The following passages from the great work of Hippolytus give the earlier form of Modalistic Monarchianism. They are also of importance as being a part of the foundation for the statement of Harnack and others, that this heresy was the official Roman doctrine for some years. See also IX, 12, of which the text may be found in Kirch, nn. 201-206. The whole question as to the position of Callistus, or Calixtus, as bishop of Rome and his relations to the Church as a whole is difficult and full of obscurity, due to a large extent to the fact that the principal source for his history is the work of Hippolytus, who, as may easily be seen, was bitterly opposed to him.

Noetus, a Smyrn?an by birth, a reckless babbler and trickster, introduced this heresy, which originated with Epigonus, and was adopted by Cleomenes, and has thus continued to this day among his successors. Noetus asserts that there is one Father and God of the universe, and that He who had made all things was, when He wished, invisible to those who existed, and when He wished He became visible; that He is invisible when He is not seen and visible when He is seen; that the Father is unbegotten when He is not generated, but begotten when He is born of a virgin; that He is not subject to suffering and is immortal when He does not suffer and die, but when His passion came upon Him Noetus admits that the Father suffers and dies. The Noetians think that the Father is called the Son according to events at different times.

Callistus supported the heresy of these Noetians, but we have carefully described his life [see above, § 19, c]. And Callistus himself likewise produced a heresy, taking his [pg 176] starting-point from these Noetians. And he acknowledges that there is one Father and God, and that He is the Creator of the universe, and that He is called and regarded as Son by name, yet that in substance He is one.60 For the Spirit as Deity is not, he says, any being different from the Logos, or the Logos from Deity; therefore, this one person is divided by name, but not according to substance. He supposes this one Logos to be God and he says that He became flesh. He is disposed to maintain that He who was seen in the flesh and crucified is Son, but it is the Father who dwells in Him.

(b) Hippolytus, Refut., IX, 7, 11 f. (MSG, 16:3369.)

Ch. 7. There has appeared a certain one, Noetus by name, by birth a Smyrn?an. This person introduced from the tenets of Heraclitus a heresy. Now a certain Epigonus became his minister and pupil, and this person during his sojourn in Rome spread his godless opinion.… But Zephyrinus himself was in course of time enticed away and hurried headlong into the same opinion; and he had Callistus as his adviser and fellow-champion of these wicked tenets.… The school of these heretics continued in a succession of teachers to acquire strength and to grow because Zephyrinus and Callistus helped them to prevail.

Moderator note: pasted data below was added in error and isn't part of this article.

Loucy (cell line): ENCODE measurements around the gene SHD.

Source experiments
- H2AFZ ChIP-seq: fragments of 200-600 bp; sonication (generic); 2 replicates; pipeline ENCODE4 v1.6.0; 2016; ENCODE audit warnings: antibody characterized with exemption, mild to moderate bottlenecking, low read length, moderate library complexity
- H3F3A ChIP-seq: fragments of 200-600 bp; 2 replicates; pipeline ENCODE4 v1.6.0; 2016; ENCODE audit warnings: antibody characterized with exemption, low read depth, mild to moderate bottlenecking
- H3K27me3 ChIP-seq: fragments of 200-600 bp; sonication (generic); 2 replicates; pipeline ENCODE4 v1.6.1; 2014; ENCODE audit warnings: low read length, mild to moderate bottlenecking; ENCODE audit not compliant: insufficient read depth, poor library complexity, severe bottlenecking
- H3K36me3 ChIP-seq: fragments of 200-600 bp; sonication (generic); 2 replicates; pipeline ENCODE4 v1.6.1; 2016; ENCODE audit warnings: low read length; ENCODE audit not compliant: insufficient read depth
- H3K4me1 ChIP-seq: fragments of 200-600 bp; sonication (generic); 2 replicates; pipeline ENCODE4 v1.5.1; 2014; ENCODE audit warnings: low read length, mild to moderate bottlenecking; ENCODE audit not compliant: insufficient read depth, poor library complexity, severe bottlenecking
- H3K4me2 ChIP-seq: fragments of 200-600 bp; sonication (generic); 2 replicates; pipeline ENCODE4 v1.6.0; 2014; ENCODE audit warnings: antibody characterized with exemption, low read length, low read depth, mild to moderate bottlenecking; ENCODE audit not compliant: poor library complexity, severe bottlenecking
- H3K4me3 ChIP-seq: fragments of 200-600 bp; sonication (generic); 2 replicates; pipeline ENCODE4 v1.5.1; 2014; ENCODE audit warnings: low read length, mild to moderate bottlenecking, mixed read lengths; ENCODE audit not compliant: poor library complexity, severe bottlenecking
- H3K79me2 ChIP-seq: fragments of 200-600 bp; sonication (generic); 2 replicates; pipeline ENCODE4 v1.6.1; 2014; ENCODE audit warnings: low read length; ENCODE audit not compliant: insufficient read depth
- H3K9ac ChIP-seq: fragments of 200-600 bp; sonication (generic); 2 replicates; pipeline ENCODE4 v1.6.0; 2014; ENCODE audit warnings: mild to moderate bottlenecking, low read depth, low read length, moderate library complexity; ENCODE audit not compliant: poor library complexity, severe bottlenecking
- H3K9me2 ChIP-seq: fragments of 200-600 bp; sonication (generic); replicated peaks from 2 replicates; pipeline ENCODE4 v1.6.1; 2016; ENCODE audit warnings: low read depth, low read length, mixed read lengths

Ch. 11. Now that Noetus affirms that the Son and the Father are the same, no one is ignorant. But he makes a statement as follows: "When, indeed, at the time the Father was not yet born, He was justly styled the Father; and when it pleased Him to undergo generation and to be begotten, He himself became His own Son, not another's." For in this manner he thinks he establishes the Monarchy, alleging that the Father and the Son, so called, are not from one another, but are one and the same, Himself from Himself, and that He is styled by the names Father and Son, according to the changes of times.

[pg 177] Ch. 12. Now Callistus brought forward Zephyrinus himself and induced him to avow publicly the following opinions: "I know that there is one God, Jesus Christ; and that excepting Him I do not know another begotten and capable of suffering." When he said, "The Father did not die but the Son," he would in this way continue to keep up ceaseless disturbance among the people. And we [i.e., Hippolytus], becoming aware of his opinions, did not give place to him, but reproved him and withstood him for the truth's sake. He rushed into folly because all consented to his hypocrisy; we, however, did not do so, and he called us worshippers of two gods, disgorging freely the venom lurking within him.